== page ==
CDC Distributing Zika Preparedness Funds

"Although the continental United States has not yet seen local transmission of the Zika virus, mosquito season is here and states must continue to both work to prevent transmission and prepare for their first local case," said Dr. Stephen C. Redd, director of CDC's Office of Public Health Preparedness and Response.

The U.S. Centers for Disease Control and Prevention is giving Texas $1.5 million to prepare for Zika virus cases, saying the funds are in addition to annual "all hazards" emergency preparedness funds and are part of $25 million in funding to states, cities, and territories to support preparedness for Zika infections and associated adverse health outcomes, including microcephaly and the other serious birth defects.

"These CDC funds will enable states and territories to strengthen their Zika preparedness and response plans," said Dr. Stephen C. Redd, director of CDC's Office of Public Health Preparedness and Response. "Although the continental United States has not yet seen local transmission of the Zika virus, mosquito season is here and states must continue to both work to prevent transmission and prepare for their first local case."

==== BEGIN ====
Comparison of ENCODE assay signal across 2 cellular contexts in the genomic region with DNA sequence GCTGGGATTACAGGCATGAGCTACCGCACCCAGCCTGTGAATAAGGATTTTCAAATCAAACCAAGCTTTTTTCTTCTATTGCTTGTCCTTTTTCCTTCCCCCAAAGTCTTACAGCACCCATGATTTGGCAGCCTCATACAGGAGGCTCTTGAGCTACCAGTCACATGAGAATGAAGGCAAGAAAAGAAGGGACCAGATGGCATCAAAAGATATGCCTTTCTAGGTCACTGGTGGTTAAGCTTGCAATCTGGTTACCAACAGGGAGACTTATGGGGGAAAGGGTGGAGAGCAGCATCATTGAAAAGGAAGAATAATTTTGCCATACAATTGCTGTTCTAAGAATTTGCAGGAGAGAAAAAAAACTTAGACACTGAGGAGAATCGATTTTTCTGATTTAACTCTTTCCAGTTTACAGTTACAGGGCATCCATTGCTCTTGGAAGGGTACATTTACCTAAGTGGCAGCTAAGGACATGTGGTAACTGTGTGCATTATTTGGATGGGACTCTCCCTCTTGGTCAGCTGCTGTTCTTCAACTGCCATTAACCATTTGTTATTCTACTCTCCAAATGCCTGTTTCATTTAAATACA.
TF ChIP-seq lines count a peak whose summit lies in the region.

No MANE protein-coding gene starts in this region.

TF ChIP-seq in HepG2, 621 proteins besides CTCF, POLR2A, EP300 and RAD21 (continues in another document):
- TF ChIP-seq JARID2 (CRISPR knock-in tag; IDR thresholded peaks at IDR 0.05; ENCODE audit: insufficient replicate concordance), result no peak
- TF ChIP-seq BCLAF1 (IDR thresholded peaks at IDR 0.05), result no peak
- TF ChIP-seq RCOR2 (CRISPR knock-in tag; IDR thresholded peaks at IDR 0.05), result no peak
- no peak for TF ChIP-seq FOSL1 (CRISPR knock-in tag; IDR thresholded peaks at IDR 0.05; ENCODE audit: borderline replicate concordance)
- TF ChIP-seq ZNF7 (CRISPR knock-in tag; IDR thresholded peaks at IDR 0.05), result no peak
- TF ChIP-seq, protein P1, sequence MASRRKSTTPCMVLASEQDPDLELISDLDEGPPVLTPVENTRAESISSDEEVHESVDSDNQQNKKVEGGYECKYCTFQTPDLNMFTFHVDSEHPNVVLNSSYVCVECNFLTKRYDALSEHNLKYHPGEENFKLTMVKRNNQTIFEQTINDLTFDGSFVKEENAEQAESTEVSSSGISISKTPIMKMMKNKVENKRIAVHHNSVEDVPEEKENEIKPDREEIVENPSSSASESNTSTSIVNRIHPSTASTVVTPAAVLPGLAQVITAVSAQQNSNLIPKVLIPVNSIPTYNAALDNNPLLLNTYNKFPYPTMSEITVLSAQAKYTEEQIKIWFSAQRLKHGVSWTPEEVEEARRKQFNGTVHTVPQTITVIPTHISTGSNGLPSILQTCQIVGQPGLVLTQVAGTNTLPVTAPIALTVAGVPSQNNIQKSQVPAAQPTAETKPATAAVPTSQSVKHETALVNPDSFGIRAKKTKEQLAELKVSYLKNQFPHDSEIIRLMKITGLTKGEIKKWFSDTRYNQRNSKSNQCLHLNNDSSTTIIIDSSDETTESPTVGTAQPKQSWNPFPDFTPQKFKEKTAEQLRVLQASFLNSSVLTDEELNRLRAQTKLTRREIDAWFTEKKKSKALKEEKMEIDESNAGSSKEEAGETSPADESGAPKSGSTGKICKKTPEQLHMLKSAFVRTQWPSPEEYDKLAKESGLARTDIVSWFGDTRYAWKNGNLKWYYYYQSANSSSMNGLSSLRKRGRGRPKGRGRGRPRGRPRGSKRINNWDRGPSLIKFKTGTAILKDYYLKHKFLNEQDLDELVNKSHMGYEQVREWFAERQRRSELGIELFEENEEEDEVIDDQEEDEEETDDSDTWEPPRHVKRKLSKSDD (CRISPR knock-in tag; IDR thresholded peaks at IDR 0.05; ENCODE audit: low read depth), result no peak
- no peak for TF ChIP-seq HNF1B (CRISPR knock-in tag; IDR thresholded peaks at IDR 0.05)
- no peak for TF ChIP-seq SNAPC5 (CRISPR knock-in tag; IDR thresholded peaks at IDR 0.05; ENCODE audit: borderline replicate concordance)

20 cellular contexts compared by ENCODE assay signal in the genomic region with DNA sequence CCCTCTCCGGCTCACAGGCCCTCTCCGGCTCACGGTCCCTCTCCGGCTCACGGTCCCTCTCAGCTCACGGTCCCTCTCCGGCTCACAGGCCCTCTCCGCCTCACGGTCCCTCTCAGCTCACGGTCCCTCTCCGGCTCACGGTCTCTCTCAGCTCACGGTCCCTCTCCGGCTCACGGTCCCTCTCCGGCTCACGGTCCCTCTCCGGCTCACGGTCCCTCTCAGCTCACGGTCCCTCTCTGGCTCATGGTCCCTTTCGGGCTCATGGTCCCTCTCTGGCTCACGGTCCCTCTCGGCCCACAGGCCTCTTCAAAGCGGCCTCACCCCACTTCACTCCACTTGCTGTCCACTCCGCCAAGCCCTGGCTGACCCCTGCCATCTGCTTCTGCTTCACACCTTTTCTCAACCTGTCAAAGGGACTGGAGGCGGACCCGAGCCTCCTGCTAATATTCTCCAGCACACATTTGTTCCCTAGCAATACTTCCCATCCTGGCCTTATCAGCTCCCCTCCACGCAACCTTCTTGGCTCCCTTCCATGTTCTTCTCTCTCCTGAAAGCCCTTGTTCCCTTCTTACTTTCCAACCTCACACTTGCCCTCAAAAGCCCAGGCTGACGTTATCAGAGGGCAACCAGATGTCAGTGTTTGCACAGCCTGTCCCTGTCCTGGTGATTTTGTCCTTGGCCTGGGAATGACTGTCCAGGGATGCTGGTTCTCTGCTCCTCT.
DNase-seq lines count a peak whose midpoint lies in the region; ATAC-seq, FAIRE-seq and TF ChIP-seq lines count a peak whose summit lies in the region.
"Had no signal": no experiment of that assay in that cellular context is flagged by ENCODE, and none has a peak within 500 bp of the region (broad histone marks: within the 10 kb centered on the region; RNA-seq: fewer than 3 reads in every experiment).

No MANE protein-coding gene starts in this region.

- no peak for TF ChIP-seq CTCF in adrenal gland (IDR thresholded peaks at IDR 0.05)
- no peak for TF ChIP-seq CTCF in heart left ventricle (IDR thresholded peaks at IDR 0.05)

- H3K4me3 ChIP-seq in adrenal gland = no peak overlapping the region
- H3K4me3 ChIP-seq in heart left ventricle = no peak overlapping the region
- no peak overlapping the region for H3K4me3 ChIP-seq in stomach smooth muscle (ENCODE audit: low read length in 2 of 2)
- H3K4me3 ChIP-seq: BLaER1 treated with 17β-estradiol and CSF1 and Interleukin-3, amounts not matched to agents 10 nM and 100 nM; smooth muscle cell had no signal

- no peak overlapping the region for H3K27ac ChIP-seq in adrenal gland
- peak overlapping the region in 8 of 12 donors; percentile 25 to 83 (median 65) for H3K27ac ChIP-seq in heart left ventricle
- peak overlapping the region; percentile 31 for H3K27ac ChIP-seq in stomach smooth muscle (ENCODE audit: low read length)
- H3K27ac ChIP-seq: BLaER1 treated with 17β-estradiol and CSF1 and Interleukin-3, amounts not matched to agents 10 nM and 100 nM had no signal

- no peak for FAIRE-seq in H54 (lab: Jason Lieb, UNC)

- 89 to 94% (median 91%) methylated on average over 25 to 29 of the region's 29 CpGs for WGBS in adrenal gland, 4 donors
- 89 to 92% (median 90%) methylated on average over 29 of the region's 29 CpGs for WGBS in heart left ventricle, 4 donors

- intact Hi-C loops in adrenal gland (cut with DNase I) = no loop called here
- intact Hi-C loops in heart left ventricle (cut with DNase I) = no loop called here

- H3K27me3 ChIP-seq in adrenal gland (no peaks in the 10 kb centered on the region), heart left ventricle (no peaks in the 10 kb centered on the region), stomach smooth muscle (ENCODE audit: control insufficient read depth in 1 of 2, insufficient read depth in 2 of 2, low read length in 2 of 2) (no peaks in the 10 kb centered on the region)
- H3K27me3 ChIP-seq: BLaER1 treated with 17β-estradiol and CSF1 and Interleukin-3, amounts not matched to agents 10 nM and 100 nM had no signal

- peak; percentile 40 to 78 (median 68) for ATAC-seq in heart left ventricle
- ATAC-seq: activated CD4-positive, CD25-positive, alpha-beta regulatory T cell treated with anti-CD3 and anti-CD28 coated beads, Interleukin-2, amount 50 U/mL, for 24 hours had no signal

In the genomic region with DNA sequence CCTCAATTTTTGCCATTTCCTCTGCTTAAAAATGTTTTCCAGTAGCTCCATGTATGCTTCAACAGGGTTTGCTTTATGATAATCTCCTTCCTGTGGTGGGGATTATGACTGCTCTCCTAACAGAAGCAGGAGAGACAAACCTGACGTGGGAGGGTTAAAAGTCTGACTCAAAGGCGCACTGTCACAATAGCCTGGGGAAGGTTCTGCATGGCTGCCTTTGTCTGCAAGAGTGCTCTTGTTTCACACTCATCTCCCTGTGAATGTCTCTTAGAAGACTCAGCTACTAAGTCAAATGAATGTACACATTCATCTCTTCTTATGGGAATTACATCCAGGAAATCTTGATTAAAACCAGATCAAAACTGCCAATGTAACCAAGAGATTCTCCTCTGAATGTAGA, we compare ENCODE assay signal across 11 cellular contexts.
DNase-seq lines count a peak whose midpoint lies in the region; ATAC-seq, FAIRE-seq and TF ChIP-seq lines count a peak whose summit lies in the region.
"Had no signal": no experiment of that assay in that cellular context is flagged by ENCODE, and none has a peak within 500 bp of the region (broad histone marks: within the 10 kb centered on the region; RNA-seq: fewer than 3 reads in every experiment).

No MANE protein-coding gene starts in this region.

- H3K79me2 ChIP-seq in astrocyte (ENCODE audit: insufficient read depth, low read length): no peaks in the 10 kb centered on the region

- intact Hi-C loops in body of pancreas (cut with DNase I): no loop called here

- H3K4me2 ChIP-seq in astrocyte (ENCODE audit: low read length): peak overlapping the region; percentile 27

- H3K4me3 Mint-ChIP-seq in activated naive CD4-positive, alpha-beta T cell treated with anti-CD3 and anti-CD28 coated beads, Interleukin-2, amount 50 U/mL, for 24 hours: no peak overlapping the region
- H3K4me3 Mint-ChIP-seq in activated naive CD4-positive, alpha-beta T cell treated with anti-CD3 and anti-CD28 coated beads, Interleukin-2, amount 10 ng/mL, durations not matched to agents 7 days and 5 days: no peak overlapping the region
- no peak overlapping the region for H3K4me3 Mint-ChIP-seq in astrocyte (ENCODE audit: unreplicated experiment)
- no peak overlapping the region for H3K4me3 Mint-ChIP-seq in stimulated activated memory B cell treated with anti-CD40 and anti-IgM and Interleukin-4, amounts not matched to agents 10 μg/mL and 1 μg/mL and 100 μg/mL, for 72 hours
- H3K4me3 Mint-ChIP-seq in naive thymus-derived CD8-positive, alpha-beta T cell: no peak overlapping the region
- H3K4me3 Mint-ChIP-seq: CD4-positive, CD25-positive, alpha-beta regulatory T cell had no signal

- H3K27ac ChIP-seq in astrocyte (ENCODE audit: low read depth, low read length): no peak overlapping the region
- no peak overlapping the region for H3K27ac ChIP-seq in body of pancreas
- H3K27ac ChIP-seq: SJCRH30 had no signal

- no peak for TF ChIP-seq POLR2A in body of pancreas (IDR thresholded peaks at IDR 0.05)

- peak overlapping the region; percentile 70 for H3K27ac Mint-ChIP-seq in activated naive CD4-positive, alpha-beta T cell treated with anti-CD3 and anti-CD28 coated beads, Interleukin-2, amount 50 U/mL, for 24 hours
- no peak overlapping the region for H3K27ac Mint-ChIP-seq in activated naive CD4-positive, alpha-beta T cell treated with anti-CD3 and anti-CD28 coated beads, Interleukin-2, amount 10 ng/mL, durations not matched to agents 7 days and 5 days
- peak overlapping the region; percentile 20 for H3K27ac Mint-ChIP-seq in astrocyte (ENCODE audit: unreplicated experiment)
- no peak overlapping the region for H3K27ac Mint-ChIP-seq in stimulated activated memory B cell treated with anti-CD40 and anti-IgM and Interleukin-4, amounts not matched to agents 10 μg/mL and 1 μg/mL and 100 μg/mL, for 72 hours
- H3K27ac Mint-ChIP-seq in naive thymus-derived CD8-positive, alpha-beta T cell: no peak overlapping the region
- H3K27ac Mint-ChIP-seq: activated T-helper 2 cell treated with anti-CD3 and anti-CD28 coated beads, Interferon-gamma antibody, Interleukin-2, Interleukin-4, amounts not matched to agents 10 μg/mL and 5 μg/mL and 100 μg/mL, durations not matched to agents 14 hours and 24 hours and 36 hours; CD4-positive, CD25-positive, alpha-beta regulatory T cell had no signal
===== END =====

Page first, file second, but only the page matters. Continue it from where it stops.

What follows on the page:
The $25 million in FY 2016 preparedness and response funding became effective July 1 and can be used through June 2017. All jurisdictions will have the funds this week, according to the announcement, which said the selection of funding recipients was based on the risk of local transmission as determined by the estimated range of the two Aedes mosquito species known to transmit Zika virus in the U.S.; history of mosquito-borne disease outbreaks; and population size.

As of June 29, 2016, data collected by CDC's Arboviral Disease Branch showed zero locally acquired Zika cases reported in U.S. states, but there were 934 travel-associated cases reported in the states by that date and one laboratory-acquired case, along with 13 sexually transmitted cases. There were 2,020 total locally acquired cases in U.S. territories as of that date and six travel-associated cases.

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